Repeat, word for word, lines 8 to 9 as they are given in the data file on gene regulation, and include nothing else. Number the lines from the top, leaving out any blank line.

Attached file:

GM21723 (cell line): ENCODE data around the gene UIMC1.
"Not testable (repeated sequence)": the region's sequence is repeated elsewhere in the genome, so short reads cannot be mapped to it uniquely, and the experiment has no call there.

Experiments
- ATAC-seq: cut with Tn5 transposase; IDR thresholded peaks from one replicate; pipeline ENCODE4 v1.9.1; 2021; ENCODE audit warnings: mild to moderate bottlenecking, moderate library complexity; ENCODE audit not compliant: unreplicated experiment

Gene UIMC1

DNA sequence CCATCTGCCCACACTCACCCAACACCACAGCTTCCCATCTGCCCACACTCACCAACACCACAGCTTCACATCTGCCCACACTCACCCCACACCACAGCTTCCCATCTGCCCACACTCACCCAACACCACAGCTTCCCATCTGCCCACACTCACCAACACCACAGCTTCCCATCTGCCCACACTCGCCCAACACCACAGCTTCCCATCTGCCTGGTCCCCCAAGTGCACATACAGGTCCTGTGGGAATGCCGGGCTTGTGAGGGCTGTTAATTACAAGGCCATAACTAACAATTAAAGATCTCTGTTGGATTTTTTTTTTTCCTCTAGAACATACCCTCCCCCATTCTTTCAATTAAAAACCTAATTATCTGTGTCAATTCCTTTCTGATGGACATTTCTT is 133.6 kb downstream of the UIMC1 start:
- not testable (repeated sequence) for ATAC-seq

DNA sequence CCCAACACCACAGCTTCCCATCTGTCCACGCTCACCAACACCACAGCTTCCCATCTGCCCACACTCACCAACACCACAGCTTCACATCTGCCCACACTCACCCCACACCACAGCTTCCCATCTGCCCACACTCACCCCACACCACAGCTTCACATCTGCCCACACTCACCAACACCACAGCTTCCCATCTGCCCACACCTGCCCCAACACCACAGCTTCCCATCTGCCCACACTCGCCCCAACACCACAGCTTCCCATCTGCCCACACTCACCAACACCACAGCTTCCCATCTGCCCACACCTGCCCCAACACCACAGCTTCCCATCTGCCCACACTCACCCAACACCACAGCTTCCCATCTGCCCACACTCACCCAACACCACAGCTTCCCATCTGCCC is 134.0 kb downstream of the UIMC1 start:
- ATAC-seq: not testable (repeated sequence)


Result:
DNA sequence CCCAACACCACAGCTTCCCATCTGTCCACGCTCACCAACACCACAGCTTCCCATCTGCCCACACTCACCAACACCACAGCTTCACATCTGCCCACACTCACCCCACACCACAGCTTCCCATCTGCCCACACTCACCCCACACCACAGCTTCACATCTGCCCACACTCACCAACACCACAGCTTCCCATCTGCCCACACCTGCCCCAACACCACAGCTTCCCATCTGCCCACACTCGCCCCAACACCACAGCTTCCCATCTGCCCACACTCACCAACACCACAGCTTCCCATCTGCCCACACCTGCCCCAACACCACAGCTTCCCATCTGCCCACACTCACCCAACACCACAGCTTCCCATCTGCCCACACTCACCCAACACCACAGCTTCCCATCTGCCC is 134.0 kb downstream of the UIMC1 start:
- ATAC-seq: not testable (repeated sequence)